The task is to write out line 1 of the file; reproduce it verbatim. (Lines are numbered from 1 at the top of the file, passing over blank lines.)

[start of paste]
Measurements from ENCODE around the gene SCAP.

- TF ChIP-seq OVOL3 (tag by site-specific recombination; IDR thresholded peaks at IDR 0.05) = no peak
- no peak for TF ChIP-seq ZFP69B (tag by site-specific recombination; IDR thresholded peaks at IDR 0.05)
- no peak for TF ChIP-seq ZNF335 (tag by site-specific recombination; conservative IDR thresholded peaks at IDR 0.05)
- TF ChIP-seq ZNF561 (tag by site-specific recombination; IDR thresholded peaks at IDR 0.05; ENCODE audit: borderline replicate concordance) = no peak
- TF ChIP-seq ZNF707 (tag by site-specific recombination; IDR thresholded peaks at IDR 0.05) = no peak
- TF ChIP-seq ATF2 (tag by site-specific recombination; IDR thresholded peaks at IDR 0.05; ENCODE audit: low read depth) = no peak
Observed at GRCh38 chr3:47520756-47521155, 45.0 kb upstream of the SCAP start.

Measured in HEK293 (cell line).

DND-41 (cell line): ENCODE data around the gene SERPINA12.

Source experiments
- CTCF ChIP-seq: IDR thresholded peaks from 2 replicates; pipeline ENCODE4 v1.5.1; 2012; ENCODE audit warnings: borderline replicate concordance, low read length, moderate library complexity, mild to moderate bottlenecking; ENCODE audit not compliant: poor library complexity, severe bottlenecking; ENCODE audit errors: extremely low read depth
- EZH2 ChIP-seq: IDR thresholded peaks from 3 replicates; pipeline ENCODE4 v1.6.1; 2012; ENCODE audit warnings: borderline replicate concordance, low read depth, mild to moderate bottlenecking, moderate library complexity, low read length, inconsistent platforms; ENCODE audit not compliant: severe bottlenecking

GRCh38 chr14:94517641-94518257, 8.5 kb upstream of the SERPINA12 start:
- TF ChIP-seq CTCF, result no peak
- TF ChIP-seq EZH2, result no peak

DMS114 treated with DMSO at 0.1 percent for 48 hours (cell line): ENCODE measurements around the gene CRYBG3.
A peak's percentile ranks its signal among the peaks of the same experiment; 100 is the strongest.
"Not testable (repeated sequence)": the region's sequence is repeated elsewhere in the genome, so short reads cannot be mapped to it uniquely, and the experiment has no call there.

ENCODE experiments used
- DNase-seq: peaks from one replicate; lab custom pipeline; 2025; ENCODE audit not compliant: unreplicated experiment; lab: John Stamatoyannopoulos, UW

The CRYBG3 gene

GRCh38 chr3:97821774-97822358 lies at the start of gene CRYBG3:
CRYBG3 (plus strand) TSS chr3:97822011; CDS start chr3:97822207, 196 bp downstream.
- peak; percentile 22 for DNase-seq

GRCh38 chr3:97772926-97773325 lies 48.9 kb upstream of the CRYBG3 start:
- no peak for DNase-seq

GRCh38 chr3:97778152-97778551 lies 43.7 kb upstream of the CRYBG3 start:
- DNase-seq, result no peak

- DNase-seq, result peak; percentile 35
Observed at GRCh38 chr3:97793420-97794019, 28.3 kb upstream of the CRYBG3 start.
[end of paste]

Measurements from ENCODE around the gene SCAP.